Sunday, August 2, 2009

Street crimes

August 2, 2009
It has been like old home week around here, I have run into 7 former clients from the D.I. over the past couple of days. Many of these people know the purpose of my journey... though a couple have expressed surprise that I have followed through on my word. One man said when he saw me in line waiting for dinner last week it made him smile. He was happy to know I was out here and happy to know I was safe. The elements are not an issue this time of year and I only stay in towns with shelters because part of my purpose is to assess the available services. As my daughter Margaret and I have often discussed there is a fine line between sheltering and enabling...I hope to gain some kind of insight into remedying that situation. It is a sad statement when people are surprised by the fact that someone would follow through on a commitment. Yes, this is a big commitment but I am convinced that what can be gained by the experience will change the popular view of Homelessness and Street Culture. I'm not afraid of the street violence, because (just like in the civilian world) very little of it is random... most altercations involve motive and people who have connections either personal or business.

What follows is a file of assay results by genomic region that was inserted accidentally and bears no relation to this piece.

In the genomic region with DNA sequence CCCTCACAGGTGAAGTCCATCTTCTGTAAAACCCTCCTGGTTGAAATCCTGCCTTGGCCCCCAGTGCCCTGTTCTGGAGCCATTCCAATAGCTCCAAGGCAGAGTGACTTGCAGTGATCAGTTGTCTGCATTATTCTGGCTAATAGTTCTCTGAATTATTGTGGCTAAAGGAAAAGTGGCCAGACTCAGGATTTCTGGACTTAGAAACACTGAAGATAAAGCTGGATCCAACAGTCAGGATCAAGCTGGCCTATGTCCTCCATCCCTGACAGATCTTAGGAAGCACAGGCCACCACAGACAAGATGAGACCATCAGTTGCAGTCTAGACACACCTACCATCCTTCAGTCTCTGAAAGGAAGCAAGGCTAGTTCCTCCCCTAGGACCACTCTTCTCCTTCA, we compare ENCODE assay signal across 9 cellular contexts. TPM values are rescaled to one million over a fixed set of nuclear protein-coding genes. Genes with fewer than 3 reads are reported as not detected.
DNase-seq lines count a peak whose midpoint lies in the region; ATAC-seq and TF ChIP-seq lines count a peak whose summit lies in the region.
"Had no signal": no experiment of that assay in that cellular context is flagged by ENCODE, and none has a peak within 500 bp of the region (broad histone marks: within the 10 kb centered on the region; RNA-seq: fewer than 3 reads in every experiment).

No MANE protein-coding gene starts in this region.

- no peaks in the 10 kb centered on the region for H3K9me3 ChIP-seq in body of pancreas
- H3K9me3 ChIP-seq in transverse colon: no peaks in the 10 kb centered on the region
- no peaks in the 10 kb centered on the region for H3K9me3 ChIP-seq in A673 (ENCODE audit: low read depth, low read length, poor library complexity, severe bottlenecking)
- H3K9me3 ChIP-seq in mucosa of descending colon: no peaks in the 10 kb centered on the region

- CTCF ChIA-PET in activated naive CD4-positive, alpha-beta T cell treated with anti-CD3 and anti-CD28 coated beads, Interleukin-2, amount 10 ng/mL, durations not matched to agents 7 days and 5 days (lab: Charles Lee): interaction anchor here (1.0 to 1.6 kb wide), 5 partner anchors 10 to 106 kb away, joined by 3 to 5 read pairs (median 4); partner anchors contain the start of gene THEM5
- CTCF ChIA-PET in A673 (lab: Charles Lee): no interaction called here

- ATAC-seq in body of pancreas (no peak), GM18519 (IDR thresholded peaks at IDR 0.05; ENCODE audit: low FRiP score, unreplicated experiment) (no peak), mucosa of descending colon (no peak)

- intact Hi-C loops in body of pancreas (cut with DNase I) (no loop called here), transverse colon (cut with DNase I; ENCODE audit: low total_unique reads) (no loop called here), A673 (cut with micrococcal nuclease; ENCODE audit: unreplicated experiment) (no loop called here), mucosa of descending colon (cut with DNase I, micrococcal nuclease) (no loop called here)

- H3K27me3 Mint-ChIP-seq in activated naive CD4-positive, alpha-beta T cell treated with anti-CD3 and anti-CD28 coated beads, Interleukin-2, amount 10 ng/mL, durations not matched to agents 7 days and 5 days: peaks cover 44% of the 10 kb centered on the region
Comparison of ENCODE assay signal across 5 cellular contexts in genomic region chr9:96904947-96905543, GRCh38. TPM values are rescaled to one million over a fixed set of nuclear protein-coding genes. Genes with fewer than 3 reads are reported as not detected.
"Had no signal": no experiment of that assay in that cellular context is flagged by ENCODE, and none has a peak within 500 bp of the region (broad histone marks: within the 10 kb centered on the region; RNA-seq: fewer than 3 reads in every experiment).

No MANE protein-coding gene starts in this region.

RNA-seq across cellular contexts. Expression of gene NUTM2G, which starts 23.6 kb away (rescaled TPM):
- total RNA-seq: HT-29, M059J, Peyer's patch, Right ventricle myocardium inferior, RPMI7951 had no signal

I did however have a scary experience yesterday though, which I will share with you. I was standing in line (we do a lot of that) waiting for dinner. I felt something touch my shoulder...brushed my shoulder ...then felt something on my forearm. It was a black bug which I promptly killed, sorry I'm not as zen as my friend Hank LOL. Glancing at the man behind me in line I could see several open sores on his hands...guessing scabies (body lice). Fortunately a young gentleman I frequently lunch with came in and I joined him further back in the line...Thus extricating myself without having to scream, "ewuuuu..scabies!!! GET AWAY FROM ME ...yuk.
Sadly such parasites are common in shelters, we have head lice and bed bugs where I stay now. For the people with addictions they could go days before realizing they have been infested and sores can become infected and even develop into MRSA. Sometimes these situations require repeated treatments, which often get neglected by someone whose focus is on the next drink or hit. Providing health care to someone in this environment has its own challenges.
I have always openly and willingly hugged clients at the D.I. and I suspect I would do the same here. There isn't anything that can't be treated with Lindane or bleach LOL. And what a hug gives is way more lasting then anything I might catch.

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